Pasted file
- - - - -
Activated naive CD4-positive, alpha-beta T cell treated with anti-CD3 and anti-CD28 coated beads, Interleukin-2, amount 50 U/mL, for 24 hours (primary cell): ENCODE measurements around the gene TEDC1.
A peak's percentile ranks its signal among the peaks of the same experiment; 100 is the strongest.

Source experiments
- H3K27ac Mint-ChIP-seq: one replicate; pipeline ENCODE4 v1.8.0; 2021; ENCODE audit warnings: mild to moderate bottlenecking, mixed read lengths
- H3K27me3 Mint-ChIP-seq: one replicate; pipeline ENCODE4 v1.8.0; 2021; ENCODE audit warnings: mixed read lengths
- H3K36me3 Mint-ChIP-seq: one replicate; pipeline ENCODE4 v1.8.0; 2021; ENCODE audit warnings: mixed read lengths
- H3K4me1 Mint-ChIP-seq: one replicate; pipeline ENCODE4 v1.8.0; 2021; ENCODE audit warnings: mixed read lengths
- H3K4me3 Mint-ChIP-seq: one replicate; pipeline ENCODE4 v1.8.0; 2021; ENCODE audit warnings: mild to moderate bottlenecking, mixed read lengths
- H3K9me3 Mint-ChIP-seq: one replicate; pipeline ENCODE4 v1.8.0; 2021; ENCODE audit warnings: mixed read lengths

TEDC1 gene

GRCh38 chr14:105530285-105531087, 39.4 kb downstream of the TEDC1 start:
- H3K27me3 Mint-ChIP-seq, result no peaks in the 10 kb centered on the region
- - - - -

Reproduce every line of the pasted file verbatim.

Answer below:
Activated naive CD4-positive, alpha-beta T cell treated with anti-CD3 and anti-CD28 coated beads, Interleukin-2, amount 50 U/mL, for 24 hours (primary cell): ENCODE measurements around the gene TEDC1.
A peak's percentile ranks its signal among the peaks of the same experiment; 100 is the strongest.

Source experiments
- H3K27ac Mint-ChIP-seq: one replicate; pipeline ENCODE4 v1.8.0; 2021; ENCODE audit warnings: mild to moderate bottlenecking, mixed read lengths
- H3K27me3 Mint-ChIP-seq: one replicate; pipeline ENCODE4 v1.8.0; 2021; ENCODE audit warnings: mixed read lengths
- H3K36me3 Mint-ChIP-seq: one replicate; pipeline ENCODE4 v1.8.0; 2021; ENCODE audit warnings: mixed read lengths
- H3K4me1 Mint-ChIP-seq: one replicate; pipeline ENCODE4 v1.8.0; 2021; ENCODE audit warnings: mixed read lengths
- H3K4me3 Mint-ChIP-seq: one replicate; pipeline ENCODE4 v1.8.0; 2021; ENCODE audit warnings: mild to moderate bottlenecking, mixed read lengths
- H3K9me3 Mint-ChIP-seq: one replicate; pipeline ENCODE4 v1.8.0; 2021; ENCODE audit warnings: mixed read lengths

TEDC1 gene

GRCh38 chr14:105530285-105531087, 39.4 kb downstream of the TEDC1 start:
- H3K27me3 Mint-ChIP-seq, result no peaks in the 10 kb centered on the region